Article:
One big part of the problem, it seems to me, is that in the US abortions are "outsourced" to private clinics and thus, to a handful of doctors who then get labeled as "abortion doctors". And as in the case of late-term abortions, there are only a few doctors in the whole country willing to practice. In Europe legislation concerning abortion varies from the religiously uptight Ireland and Poland to a more liberal approach, so I can't address the situation in the whole continent, but at least in the Nordic countries abortion is just one of the services that public hospitals provide. To my knowledge, there are no private abortion clinics, and also family planning is part of the public system. If you need an abortion, just book an appointment with your doctor to find out how many weeks you're pregnant and if you are eligible for medical abortion (up to 9 weeks of gestation) or if you'll need a surgical abortion, then you're directed to the local hospital for the pill or the procedure. There are no abortion clinics or "abortion doctors" - every hospital and every ob/gyn is performing them. A very rational approach to the subject, IMO.

Abortion laws, however, are less liberal than in the US - they're sort of a compromise between "a woman's right to choose" and knowledge about fetal development. Late term abortions, for example, are strictly limited to cases where the mother's life is in danger or severe fetal defects. (I think that in my country only maternal health can be a reason for an abortion during the third trimester - fetal abnormalities are usually detected during the examinations and tests at maternal clinic and abortions based on fetal defects are allowed until the end of second trimester, with an approval from the national supervisory authority of health.) And although I'm a fierce defender of free access to contraceptives and abortion, the thought of getting a late term abortion "on demand", just because procrastination or living in denial have prevented having it done during the early term, is quite uncomfortable.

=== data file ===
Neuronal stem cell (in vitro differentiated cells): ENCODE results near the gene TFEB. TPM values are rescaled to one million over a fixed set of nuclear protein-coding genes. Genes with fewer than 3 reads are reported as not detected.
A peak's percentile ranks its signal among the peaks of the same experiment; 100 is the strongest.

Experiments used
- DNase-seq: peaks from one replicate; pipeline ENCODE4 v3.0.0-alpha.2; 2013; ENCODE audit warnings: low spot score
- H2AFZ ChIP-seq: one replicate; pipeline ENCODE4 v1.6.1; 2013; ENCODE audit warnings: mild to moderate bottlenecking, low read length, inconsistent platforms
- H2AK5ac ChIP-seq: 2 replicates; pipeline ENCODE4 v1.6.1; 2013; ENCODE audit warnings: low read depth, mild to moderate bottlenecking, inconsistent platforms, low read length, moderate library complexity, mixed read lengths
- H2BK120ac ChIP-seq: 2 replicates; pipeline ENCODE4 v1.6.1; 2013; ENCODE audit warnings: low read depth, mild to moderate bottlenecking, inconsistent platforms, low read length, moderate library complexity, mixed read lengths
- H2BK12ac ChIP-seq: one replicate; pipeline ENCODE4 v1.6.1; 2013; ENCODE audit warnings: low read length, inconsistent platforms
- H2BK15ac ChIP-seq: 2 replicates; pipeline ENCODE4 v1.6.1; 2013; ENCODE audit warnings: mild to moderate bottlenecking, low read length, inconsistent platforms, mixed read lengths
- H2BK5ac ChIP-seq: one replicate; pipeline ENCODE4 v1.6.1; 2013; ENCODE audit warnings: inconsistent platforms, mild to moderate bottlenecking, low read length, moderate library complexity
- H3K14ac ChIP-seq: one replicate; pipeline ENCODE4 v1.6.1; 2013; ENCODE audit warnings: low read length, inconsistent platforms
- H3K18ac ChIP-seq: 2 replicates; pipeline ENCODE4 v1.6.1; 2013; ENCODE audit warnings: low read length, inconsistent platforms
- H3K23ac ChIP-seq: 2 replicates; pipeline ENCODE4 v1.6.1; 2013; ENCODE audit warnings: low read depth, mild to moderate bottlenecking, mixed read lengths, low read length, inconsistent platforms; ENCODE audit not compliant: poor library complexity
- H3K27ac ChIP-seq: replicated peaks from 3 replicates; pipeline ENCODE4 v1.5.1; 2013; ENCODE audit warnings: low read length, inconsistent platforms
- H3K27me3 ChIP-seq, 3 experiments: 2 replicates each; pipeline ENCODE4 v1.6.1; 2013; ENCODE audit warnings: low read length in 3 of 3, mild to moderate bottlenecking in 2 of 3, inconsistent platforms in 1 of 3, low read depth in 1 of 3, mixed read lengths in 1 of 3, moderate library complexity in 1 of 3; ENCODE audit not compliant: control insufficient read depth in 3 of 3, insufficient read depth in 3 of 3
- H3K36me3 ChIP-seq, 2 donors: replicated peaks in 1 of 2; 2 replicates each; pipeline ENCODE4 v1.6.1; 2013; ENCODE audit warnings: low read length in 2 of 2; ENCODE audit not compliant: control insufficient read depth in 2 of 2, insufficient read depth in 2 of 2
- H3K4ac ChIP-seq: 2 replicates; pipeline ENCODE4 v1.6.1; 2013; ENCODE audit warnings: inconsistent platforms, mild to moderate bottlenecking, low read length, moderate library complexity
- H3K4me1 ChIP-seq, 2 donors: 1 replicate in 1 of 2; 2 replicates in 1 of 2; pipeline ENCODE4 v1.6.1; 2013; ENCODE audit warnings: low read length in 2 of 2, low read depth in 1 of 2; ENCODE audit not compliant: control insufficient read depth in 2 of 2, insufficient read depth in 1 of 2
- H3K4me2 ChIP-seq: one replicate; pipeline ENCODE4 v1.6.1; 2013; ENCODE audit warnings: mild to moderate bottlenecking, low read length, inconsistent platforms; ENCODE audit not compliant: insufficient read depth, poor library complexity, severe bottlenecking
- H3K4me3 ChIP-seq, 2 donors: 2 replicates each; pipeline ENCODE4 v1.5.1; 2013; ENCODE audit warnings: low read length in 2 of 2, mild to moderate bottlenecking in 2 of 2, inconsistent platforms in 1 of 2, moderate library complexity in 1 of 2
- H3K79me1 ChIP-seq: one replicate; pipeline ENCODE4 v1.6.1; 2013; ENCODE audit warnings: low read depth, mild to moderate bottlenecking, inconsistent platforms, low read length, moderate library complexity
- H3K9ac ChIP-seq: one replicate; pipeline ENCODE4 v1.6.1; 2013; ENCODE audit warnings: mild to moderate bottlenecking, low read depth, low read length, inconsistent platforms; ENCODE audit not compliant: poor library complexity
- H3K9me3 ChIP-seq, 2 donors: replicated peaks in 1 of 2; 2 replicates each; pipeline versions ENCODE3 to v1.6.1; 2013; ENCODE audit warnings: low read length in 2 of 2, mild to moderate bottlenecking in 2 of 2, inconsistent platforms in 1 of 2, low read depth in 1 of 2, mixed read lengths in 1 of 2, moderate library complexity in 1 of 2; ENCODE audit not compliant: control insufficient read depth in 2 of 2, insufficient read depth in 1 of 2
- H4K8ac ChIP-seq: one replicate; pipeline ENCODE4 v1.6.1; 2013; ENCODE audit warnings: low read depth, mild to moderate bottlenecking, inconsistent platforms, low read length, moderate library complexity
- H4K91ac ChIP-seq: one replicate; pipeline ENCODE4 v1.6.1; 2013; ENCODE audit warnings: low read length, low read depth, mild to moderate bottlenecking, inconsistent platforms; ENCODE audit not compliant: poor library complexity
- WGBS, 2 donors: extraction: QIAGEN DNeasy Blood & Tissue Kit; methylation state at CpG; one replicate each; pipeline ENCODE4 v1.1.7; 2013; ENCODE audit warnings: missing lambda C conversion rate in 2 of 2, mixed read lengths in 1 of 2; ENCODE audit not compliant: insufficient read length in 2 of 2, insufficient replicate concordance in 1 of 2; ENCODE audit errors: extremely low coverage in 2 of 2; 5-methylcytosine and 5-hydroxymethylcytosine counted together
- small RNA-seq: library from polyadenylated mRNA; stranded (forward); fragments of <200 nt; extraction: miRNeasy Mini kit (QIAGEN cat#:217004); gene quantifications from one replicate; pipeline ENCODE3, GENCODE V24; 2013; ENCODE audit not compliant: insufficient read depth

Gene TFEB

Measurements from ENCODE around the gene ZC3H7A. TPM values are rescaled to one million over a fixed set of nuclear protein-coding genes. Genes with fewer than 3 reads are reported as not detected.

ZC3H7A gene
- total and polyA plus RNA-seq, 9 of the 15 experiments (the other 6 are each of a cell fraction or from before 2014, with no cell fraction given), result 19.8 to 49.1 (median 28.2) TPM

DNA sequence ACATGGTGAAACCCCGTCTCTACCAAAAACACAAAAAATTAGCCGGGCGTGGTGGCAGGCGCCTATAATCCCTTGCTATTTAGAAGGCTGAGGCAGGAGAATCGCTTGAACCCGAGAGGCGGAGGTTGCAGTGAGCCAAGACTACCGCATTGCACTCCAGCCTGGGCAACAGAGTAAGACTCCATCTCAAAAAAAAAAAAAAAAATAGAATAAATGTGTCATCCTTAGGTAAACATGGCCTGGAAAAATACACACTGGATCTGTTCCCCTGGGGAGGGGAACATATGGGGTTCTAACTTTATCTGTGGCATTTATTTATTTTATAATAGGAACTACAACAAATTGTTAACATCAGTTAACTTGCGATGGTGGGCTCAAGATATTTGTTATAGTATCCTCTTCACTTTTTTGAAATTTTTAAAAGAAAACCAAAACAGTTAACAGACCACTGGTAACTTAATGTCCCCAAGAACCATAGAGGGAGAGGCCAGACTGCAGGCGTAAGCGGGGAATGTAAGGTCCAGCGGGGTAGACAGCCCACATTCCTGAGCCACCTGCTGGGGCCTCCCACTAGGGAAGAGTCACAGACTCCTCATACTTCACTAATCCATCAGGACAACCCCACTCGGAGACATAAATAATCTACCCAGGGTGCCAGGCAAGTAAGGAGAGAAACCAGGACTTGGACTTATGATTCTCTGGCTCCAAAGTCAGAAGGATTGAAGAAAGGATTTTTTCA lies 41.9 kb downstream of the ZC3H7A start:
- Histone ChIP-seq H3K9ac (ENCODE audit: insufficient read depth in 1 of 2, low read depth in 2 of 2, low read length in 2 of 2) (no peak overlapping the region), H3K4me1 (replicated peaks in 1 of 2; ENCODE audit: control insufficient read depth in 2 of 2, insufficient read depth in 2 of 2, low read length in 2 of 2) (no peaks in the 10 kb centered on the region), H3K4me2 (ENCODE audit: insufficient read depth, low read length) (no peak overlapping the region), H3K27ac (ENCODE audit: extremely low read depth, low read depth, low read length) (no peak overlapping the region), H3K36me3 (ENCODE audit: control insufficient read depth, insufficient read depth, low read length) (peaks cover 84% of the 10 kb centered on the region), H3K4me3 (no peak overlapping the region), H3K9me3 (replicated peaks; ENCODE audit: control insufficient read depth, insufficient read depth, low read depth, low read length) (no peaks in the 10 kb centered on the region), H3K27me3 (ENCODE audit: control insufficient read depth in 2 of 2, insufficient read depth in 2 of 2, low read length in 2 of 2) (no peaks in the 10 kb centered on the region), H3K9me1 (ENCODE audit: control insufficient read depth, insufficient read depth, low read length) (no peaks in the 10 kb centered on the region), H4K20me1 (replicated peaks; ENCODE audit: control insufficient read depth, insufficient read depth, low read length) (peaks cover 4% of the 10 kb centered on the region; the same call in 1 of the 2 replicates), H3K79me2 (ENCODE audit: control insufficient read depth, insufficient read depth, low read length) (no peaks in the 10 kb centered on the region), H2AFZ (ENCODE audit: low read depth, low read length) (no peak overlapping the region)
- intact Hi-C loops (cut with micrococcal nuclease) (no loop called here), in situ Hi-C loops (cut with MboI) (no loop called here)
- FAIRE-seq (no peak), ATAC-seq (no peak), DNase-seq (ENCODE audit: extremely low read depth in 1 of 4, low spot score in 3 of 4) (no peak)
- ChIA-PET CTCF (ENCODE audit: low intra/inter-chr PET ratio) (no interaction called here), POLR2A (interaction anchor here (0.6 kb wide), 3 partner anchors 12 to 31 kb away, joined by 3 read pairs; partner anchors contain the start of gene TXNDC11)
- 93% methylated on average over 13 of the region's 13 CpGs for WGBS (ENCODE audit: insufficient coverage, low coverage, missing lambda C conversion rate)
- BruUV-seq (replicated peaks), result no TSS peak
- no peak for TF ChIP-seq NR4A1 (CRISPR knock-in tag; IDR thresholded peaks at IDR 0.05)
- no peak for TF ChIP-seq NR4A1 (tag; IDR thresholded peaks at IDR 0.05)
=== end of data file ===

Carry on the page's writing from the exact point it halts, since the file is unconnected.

Sheryl G (363)
Saturday January 26, 2013, 7:03 am
If we had Universal Health Care in the USA then the few private clinics that perform the medical procedure referred to as abortions wouldn't exist. Under Universal Health Care it could be as you stated Pia, your Doctor and nearest hospital to you. This would add to expedience and better care at all levels as this would be as well known as the Doctor you call to make appointment for any other type of medical care.

Very few women have late term abortions since they became legal in the USA. If women know they have a place to go to that is safe, affordable, and accessable they will go earlier. It is when women have less access to these safe places, which has been happening over the years, that progress of pregnancy continues while women search for a place, try to raise funds to have this needed medical procedure done, deal with this alone and without counsel that time marches on before a solution can be reached. We don't want that solution to be what is shown in the photo above.


Mike M (43)
Saturday January 26, 2013, 7:13 am
It is horrific to think that people wish to return to this

Patrice M (84)